Even if you have been in Malaga before, the following destinations are worth a visit on a cruise excursion:
- Alhambra (Granada)
- Marbella and Puerto Banus
Only reconquered in 1492, Alhambra was for over 700 years the capital of the Emirate of Granada, the last Muslim state of Al-Andalus.
Alhambra is both one of the most famous monuments of Islamic architecture and one of the best-preserved palaces of the historic Islamic world. After the Christian Reconquista, Alhambra became the Royal Court of Ferdinand and Isabella, the renowned the Catholic Monarchs.
The artistry of the Muslim architects that conceived the Alhambra complex is magnificent. The 9th-century Alcazaba fortress, the elegant Generalife gardens, the multitude of courtyards and stunning patios are stunning as you will be amazed by richly colored mosaics, intricate ceilings and romantic archways.
Córdoba was once a Roman settlement, which was taken over by the Visigoths until it was conquered by Umayyad Muslims in 711. It became the capital of the Caliphate of Córdoba and was transformed into a world leading center of education made famous by personalities such as Averroes.
By the 10th century it had grown to be the second-largest city in Europe, and only became part of the Crown of Castile in 1236.
Naturally, Córdoba is home to outstanding examples of Moorish architecture, and the whole historic center is a UNESCO World Heritage Site.
The Mosque–Cathedral of Córdoba and the Medina Azahara archeological site are two of the most famous monuments of Western Islamic (Moorish) architecture. Both are worth a full day shore-excursion from the cruise port in Málaga.
El Tajo Gorge in Ronda
Photo by TheBoxagon CC-by-SA
This striking town retains much of its historic charm, particularly the Old Town. Ronda is famous for its dramatic escarpments and views, and for the deep El Tajo gorge that carries the river Guadalevín through its center. The 18th century Puente Nuevo ‘new’ bridge straddles a 100m chasm below with incomparable views out over the Serranía de Ronda mountains.
Ronda is also famous as the birthplace of modern bullfighting, today seen once a year at the magnificent Feria Goyesca. Across the bridge, where a stylish cloistered 16th-century convent is now an art museum, old Ronda (La Ciudad) meanders off into cobbled streets bordered by attractive town mansions, some of which are still occupied by Ronda’s noble families.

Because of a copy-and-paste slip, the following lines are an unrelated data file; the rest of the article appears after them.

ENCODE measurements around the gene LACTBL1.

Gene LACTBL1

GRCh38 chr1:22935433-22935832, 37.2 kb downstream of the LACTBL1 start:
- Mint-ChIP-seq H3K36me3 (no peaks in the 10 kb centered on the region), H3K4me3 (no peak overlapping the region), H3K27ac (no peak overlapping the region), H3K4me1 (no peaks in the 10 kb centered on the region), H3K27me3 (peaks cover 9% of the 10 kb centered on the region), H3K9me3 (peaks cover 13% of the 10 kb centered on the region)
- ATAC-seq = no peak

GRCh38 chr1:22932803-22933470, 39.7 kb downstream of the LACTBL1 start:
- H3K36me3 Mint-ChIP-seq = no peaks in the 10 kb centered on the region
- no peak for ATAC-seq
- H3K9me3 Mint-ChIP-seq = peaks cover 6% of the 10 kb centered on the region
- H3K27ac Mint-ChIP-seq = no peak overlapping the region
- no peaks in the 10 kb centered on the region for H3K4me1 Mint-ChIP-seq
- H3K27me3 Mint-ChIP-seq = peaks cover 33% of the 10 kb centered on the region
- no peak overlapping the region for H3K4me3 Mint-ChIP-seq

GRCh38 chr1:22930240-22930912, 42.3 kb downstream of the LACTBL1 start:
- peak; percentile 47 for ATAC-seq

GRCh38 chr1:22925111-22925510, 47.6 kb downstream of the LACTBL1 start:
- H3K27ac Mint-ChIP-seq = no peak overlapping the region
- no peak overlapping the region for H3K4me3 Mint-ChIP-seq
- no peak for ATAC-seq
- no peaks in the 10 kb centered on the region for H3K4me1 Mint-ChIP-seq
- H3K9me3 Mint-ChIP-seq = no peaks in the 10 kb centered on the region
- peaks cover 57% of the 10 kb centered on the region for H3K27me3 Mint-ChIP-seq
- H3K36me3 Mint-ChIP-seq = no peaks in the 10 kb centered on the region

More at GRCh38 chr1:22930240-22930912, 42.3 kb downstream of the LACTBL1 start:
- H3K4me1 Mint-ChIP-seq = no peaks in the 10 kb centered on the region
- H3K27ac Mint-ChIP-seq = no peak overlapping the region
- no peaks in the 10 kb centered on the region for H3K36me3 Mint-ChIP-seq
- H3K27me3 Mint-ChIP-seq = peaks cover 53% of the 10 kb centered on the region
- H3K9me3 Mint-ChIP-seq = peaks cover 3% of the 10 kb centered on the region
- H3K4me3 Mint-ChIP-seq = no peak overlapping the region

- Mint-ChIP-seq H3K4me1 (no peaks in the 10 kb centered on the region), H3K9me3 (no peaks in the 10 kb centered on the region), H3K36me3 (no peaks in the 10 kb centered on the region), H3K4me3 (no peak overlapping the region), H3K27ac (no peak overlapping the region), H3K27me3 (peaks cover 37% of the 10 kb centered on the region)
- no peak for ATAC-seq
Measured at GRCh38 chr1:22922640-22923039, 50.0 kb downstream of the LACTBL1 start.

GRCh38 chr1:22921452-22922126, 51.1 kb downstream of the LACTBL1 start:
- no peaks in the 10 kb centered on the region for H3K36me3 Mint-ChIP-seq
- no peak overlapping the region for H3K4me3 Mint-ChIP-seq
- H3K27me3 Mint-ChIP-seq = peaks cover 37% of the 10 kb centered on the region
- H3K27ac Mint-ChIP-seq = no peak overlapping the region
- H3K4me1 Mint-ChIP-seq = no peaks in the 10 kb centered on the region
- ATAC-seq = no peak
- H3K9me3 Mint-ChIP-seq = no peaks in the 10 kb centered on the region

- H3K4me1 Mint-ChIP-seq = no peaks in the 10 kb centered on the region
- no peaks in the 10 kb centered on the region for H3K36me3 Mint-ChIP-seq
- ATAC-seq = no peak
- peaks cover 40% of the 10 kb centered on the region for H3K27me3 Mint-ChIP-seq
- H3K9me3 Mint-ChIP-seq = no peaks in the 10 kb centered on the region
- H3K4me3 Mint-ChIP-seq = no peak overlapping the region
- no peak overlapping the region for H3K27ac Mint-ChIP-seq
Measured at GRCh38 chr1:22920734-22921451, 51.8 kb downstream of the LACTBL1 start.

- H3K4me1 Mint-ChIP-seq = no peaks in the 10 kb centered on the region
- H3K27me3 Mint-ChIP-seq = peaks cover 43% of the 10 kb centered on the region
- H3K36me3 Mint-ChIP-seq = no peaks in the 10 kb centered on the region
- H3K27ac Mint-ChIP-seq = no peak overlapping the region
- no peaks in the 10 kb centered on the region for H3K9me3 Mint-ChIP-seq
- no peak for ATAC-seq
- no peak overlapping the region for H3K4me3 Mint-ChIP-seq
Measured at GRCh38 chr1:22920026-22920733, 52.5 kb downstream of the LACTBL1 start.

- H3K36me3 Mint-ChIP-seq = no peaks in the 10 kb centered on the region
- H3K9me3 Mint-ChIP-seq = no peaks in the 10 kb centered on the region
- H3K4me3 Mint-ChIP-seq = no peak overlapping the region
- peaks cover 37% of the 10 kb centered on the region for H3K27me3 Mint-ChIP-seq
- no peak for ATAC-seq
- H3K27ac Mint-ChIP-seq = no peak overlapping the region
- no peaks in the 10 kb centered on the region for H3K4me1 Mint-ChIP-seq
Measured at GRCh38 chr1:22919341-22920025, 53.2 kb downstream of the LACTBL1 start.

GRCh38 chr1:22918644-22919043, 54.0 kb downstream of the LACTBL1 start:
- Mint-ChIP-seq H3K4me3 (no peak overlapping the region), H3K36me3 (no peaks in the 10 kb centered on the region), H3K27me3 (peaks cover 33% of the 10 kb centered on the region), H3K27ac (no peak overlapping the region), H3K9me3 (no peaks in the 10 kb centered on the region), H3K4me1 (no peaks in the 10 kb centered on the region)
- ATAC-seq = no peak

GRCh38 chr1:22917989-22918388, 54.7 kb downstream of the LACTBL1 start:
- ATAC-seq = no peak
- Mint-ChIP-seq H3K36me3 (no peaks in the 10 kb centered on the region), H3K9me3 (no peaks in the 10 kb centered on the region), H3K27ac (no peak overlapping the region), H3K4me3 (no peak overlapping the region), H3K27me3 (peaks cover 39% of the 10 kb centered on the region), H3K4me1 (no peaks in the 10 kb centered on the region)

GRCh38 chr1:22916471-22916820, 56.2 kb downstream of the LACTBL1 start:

Marbella and Puerto Banus
Malecón in Marbella
Photo by Manuel González Olaechea Franco CC-by-SA
In the heart of the Costa del Sol lies one of the region’s most popular coastal resorts, Marbella. Marbella’s beautiful beaches line the coastline, and the city boardwalk (Paseo Maritimo) offers stunning coastal views. The public square Plaza de Los Naranjos is surrounded by many magnificent buildings including the town hall.
The city's main tourist attractions include the Plaza de Toros (the Marbella bullring), the José Banús Port (a busy marina with many waterfront restaurants and shops), the Basilica Vega del Mar (ancient ruins of a 4th-century church, where many important excavations have taken place), and the Murallas del Castillo the castle walls, located in the city's old quarter.
Photo by Ian Pudsey CC-by-SA
This lively seaside resort is located just a few kilometers south of Málaga, making it a perfect day trip. It was once a small fishing village but has now grown into a tourist destination with a pedestrianized boulevard for lovely shopping and walking. The area also offers large sandy beaches, large marinas, water parks, as well as a large variety of bars, cafes, and restaurants.
The main commercial areas of the town are Playamar which has a large number of the towns tourist hotels, El bajondillo which is the beach area closest to the center, and La Carihuela which is just west of the center and popular amongst Spanish visitors because of its more traditional feel and its fine traditional Andalusian dishes.
Plaza de Espana in Benalmádena
Photo by Bjørn CC-by-SA
Located just a short drive west of Málaga, Benalmádena has become a popular tourist destination in recent years, especially among the British. The area offers a comfortable climate right on the Mediterranean Sea, a laid-back lifestyle and plenty of beaches and hotels. Benalmádena is renowned for its nightlife with a large variety of bars, clubs, and restaurants.
Despite building developments in recent years, the Old town has retained its charm. Benalmádena has the unique distinction of having one of the largest Buddhist stupas in Europe, known as the Enlightenment Stupa, located along the oceanfront, standing at 108 feet tall.